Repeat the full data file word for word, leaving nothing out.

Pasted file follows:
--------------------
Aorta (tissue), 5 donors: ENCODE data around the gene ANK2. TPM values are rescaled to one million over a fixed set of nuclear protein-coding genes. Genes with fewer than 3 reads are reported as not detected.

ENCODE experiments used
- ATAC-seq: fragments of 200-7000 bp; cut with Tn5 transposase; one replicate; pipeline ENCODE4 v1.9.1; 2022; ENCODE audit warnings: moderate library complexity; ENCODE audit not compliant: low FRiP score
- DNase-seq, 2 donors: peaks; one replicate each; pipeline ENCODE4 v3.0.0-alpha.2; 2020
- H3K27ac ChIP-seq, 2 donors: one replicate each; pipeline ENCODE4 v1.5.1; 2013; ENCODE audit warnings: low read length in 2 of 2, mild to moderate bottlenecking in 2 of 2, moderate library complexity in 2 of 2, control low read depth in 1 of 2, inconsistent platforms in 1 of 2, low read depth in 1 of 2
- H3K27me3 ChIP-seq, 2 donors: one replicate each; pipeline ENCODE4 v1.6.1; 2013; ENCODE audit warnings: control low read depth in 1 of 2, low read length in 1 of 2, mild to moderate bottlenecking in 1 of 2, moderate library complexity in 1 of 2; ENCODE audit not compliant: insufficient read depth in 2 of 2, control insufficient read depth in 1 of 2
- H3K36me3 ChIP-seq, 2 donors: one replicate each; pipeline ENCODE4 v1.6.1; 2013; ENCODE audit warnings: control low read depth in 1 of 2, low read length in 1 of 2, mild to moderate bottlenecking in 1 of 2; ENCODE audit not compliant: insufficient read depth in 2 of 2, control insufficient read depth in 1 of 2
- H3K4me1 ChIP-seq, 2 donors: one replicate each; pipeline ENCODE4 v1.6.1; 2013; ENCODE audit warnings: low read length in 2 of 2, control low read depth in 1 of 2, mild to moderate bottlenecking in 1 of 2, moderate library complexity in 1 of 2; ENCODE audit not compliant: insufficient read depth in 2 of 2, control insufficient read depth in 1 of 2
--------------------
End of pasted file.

Aorta (tissue), 5 donors: ENCODE data around the gene ANK2. TPM values are rescaled to one million over a fixed set of nuclear protein-coding genes. Genes with fewer than 3 reads are reported as not detected.

ENCODE experiments used
- ATAC-seq: fragments of 200-7000 bp; cut with Tn5 transposase; one replicate; pipeline ENCODE4 v1.9.1; 2022; ENCODE audit warnings: moderate library complexity; ENCODE audit not compliant: low FRiP score
- DNase-seq, 2 donors: peaks; one replicate each; pipeline ENCODE4 v3.0.0-alpha.2; 2020
- H3K27ac ChIP-seq, 2 donors: one replicate each; pipeline ENCODE4 v1.5.1; 2013; ENCODE audit warnings: low read length in 2 of 2, mild to moderate bottlenecking in 2 of 2, moderate library complexity in 2 of 2, control low read depth in 1 of 2, inconsistent platforms in 1 of 2, low read depth in 1 of 2
- H3K27me3 ChIP-seq, 2 donors: one replicate each; pipeline ENCODE4 v1.6.1; 2013; ENCODE audit warnings: control low read depth in 1 of 2, low read length in 1 of 2, mild to moderate bottlenecking in 1 of 2, moderate library complexity in 1 of 2; ENCODE audit not compliant: insufficient read depth in 2 of 2, control insufficient read depth in 1 of 2
- H3K36me3 ChIP-seq, 2 donors: one replicate each; pipeline ENCODE4 v1.6.1; 2013; ENCODE audit warnings: control low read depth in 1 of 2, low read length in 1 of 2, mild to moderate bottlenecking in 1 of 2; ENCODE audit not compliant: insufficient read depth in 2 of 2, control insufficient read depth in 1 of 2
- H3K4me1 ChIP-seq, 2 donors: one replicate each; pipeline ENCODE4 v1.6.1; 2013; ENCODE audit warnings: low read length in 2 of 2, control low read depth in 1 of 2, mild to moderate bottlenecking in 1 of 2, moderate library complexity in 1 of 2; ENCODE audit not compliant: insufficient read depth in 2 of 2, control insufficient read depth in 1 of 2